Argumentation and American Ideology Syllabus
Read not to contradict or refute; nor to believe and take for granted; nor to find talk and discourse; but to weigh and consider.
The word—spoken, written, thought—is full of powerful potential. The study of language and literature, then, becomes a study of works that have shaped our culture and our thinking. But not only that, working hard at the way we use language becomes a key to effective communication, powerful expression, and clear thinking. To this end, all English courses will emphasize clear and logical thinking, strong study in the conventions of language (grammar, syntax, mechanics, metaphor, vocabulary), reading, critical thinking, speaking, and listening. Students will learn to deal with the various writing situations with which they will be faced, and to do so with calm confidence. In the same way, students will learn to read well for various purposes. We hope to activate lifelong thinkers who demonstrate Christ’s wisdom, winsome speakers who articulate truth, thoughtful readers who use Scripture as a standard, humble disciples who love the Lord with their minds.
This course, designed to improve the written, verbal, and evaluative skills of the student, introduces students to authors mostly from America and includes in-depth analysis of literature and skill development in advanced syntax and grammar. Students will develop more persuasive argumentation and a depth of logical inquiry, along with a greater sense of style. Non-fiction reading and writing will be emphasized. The scriptural roots of American thought and writing will be uncovered and used to examine the conditions of various American eras. All this is done within the context of honoring Christ as Lord, his Word as truth.
This is a yearlong course consisting of 6 units. Upon successful completion students will receive 1 credit towards high school graduation.
Major Texts include The Scarlet Letter, The Adventures of Huckleberry Finn, and The Great Gatsby
Additional poems and excerpts from Anne Bradstreet, Edward Taylor, Jonathan Edwards, Cotton Mather, Thomas Jefferson, Thomas Paine, Ben Franklin, John Adams, Ralph Waldo Emerson, Henry David Thoreau, John Locke, Walt Whitman, William James, John Dewey, Mark Twain, Gertrude Stein, T.S. Eliot, Arthur Miller, Wallace Stevens, Tim O’Brien, Annie Dillard, Don Delillo, David Foster Wallace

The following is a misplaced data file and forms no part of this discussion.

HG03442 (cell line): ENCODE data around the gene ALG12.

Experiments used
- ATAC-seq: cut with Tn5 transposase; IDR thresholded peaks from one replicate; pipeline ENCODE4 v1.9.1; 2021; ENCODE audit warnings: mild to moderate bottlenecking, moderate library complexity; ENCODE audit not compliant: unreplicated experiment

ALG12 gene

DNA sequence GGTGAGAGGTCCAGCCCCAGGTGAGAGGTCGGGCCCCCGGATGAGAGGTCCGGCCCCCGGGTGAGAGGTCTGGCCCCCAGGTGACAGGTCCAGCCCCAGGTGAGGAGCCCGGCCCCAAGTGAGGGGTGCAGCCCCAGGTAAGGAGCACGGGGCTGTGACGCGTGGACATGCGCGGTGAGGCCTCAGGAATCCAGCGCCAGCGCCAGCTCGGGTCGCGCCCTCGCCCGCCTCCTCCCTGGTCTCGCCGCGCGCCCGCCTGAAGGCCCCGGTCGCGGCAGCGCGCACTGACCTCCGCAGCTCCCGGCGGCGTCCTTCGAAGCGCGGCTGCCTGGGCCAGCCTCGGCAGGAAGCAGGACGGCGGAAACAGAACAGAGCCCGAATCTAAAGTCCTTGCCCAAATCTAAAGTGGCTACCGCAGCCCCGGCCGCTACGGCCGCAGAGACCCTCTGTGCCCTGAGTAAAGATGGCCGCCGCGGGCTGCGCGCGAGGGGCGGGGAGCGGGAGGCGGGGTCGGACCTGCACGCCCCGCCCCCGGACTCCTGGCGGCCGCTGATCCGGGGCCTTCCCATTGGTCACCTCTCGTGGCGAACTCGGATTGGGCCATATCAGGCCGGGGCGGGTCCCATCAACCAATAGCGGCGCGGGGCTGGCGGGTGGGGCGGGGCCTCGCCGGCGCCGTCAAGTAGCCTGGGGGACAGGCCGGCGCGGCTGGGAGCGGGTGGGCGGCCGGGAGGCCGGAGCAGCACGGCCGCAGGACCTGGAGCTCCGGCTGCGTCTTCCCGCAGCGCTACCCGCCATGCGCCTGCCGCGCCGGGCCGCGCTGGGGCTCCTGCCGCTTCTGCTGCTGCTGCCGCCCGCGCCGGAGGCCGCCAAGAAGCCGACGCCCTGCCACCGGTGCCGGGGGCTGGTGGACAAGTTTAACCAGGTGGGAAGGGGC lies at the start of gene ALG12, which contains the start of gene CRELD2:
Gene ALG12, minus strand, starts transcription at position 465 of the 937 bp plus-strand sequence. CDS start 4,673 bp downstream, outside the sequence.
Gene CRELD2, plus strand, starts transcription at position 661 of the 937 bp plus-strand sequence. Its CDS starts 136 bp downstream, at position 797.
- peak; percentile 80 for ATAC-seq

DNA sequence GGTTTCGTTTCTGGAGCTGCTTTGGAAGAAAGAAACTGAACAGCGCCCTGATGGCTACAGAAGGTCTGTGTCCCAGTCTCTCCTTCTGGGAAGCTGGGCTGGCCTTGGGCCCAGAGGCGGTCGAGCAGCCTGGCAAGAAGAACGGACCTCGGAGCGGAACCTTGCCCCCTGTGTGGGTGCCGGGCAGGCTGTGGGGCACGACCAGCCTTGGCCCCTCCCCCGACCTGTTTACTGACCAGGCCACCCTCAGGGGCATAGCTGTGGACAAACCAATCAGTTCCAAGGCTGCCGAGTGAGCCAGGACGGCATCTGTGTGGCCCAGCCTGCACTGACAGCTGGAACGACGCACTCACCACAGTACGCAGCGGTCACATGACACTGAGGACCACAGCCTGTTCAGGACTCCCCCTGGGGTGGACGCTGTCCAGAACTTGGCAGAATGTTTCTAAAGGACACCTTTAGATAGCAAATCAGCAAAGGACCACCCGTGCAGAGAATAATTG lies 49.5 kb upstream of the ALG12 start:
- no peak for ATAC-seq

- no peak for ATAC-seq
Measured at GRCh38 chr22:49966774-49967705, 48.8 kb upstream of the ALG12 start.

Purpose of the Course
- to be familiar with major American writers, works, and time periods
- to be able to place unfamiliar American works within the stylistic and ideological movements they best represent
- to identify and write logically valid arguments
- to evaluate others’ arguments for logical validity and stylistic patterns
- to express both academic and personal thoughts in writing
- to present information to a group clearly and comfortably
- to increase a sophisticated, precise vocabulary
Students should have completed Rhetoric and Style before enrolling in this course.
- Reign of God
- Reign of Reason
- Reign of Self
- Realism and American Naturalism
- Review and Final Exam
Required Course Materials
Please access the list of course materials from the OC Online book ordering system and order your materials as soon as possible. Oftentimes, course materials are on back order and you may experience a delay in receiving them, causing students to fall behind in their online coursework. When ordering used or rented materials, be careful that online access codes are also current.
Methods of Evaluation
Students will be assessed via discussion board contributions, oral exams, paragraph responses, developed essays, verbal reasoning quizzes, multiple choice reading quizzes, and video presentations.
- Tests (Includes extemporaneous oral exams and essays) 15%
- Quizzes (Includes vocabulary and reading quizzes) 10%
- Assignments (Includes miscellaneous assignments, discussion boards) 40%
- Participation 10% (discussion posts, synchronous sessions)
- Final Exam 25%